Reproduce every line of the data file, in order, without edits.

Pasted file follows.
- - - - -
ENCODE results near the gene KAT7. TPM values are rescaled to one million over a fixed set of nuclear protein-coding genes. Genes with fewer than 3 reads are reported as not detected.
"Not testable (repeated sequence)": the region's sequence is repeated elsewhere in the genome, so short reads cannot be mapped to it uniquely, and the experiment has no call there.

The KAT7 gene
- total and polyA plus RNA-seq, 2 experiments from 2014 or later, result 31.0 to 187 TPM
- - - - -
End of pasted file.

ENCODE results near the gene KAT7. TPM values are rescaled to one million over a fixed set of nuclear protein-coding genes. Genes with fewer than 3 reads are reported as not detected.
"Not testable (repeated sequence)": the region's sequence is repeated elsewhere in the genome, so short reads cannot be mapped to it uniquely, and the experiment has no call there.

The KAT7 gene
- total and polyA plus RNA-seq, 2 experiments from 2014 or later, result 31.0 to 187 TPM